“I think people make the mistake, especially in business settings, of thinking that everything is negotiation. They think, ‘I better get the floor first so that I can be in charge of what happens,'” she adds. “The problem with this is that you don’t make the other person feel warmth toward you. Warmth is really about making the other person feel understood. They want to know that you understand them. And doing that is incredibly disarming. You can also establish trust by collecting information about the other person’s interests–get them to share things about themselves. Just making small talk helps enormously.”
4. Don’t skimp on the eye contact.
You’ve probably been told somewhere along the line that making eye contact is a signal of sincerity, but according to the latest research it also makes you seem smarter. “People who make more eye contact are perceived as more intelligent,” reports the British Psychological Society Research Digest blog, but the post also warns against overdoing it on the basis of yet more research. “Don’t go too far with the eye contact though — if you lock on and don’t let go, people will likely assume you’re psychopathic,” the post explains.
5. Pay attention to how fast you’re speaking (and watch your ‘ums’ and ‘ahs’)
What else do recent studies have to teach us about making a killer first impression? The BPS post offers one more useful set of findings. “Back in the ’70s, researchers created over 50 synthetic voices and played them to participants at various speeds. Increasing speech rate led participants to assume the owner of the voice was more competent,” it reports. “The participants who were played the slowed-down tapes rated the interviewees as less truthful, less fluent and less persuasive. Other research has shown that people who ‘um’ and ‘ah’ a lot are assumed to not know what they’re talking about.”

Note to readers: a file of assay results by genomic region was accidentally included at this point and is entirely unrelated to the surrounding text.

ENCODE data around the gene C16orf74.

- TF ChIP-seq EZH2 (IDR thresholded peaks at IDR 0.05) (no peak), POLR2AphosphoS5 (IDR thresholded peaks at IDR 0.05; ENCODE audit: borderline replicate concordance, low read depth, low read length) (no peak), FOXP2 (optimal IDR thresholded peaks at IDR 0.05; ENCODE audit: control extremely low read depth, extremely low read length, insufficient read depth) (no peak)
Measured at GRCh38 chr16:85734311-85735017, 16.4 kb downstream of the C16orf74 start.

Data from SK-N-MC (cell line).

6. Reveal your flaws.
You’d think that with first impressions it pays to be as polished and perfect as possible, but experts actually insist that showing your vulnerabilities and weaknesses can actually be both endearing and empowering.
Here’s Lucila McElroy, the founder of life-coaching company WeAreMomentum.com, explaining just how powerful this approach can be (if you can stomach it): “Not long ago, I had a business meeting scheduled with a woman whom I found intimidating. I expected to pull out all the stops to impress her. But as it happened, I was just not in the mood that day, so I found myself acting differently: I was raw, vulnerable, and honest — and she responded in kind. Ultimately we had an amazing conversation, which came about because we had both let our guard down.”
7. Do it in person.
When meeting an important new contact for the first time, if at all possible try to do it face to face rather than over the phone or a video chat, science suggests. “A series of University of British Columbia studies found that first impressions are formed differently in person versus online or by video. The research on over 1,000 participants found that in-person and video impressions were similarly accurate in judging various personality measures such as extraversion and likeability. However, passive video-based impressions were overwhelmingly more negative than impressions made based on meeting in-person,” reports the Huffington Post.
Source: INC, Huffingtonpost
“Opinion pieces of this sort published on RISE Networks are those of the original authors and do not in anyway represent the thoughts, beliefs and ideas of RISE Networks.”